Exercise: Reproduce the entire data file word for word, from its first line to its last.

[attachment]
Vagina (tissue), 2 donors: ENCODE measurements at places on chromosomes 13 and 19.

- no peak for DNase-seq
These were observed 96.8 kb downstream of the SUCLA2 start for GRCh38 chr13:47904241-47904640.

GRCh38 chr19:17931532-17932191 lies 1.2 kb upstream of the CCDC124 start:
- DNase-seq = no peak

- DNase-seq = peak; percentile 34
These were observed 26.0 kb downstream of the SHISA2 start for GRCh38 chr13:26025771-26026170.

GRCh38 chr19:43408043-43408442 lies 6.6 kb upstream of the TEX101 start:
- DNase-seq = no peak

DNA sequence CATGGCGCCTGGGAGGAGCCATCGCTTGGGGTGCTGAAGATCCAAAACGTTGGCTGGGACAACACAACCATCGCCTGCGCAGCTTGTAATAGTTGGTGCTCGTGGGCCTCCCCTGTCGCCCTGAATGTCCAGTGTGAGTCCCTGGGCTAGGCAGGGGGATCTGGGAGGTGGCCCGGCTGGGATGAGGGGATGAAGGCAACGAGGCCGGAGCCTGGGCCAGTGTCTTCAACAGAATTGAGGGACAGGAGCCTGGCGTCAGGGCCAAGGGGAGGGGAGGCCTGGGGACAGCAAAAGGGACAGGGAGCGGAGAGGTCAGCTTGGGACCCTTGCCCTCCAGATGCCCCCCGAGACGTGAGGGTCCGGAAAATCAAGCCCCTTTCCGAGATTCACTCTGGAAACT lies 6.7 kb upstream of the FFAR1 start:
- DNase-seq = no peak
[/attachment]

Vagina (tissue), 2 donors: ENCODE measurements at places on chromosomes 13 and 19.

- no peak for DNase-seq
These were observed 96.8 kb downstream of the SUCLA2 start for GRCh38 chr13:47904241-47904640.

GRCh38 chr19:17931532-17932191 lies 1.2 kb upstream of the CCDC124 start:
- DNase-seq = no peak

- DNase-seq = peak; percentile 34
These were observed 26.0 kb downstream of the SHISA2 start for GRCh38 chr13:26025771-26026170.

GRCh38 chr19:43408043-43408442 lies 6.6 kb upstream of the TEX101 start:
- DNase-seq = no peak

DNA sequence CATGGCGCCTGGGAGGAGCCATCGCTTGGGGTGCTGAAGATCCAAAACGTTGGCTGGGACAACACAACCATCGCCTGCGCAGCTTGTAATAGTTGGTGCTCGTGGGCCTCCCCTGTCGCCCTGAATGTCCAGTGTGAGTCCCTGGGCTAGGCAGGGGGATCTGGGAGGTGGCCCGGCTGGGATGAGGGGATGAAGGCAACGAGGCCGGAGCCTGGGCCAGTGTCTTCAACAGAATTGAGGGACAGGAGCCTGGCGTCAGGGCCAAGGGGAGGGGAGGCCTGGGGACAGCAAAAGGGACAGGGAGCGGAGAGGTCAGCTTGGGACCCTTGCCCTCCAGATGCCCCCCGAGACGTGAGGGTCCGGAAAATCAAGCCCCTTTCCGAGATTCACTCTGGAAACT lies 6.7 kb upstream of the FFAR1 start:
- DNase-seq = no peak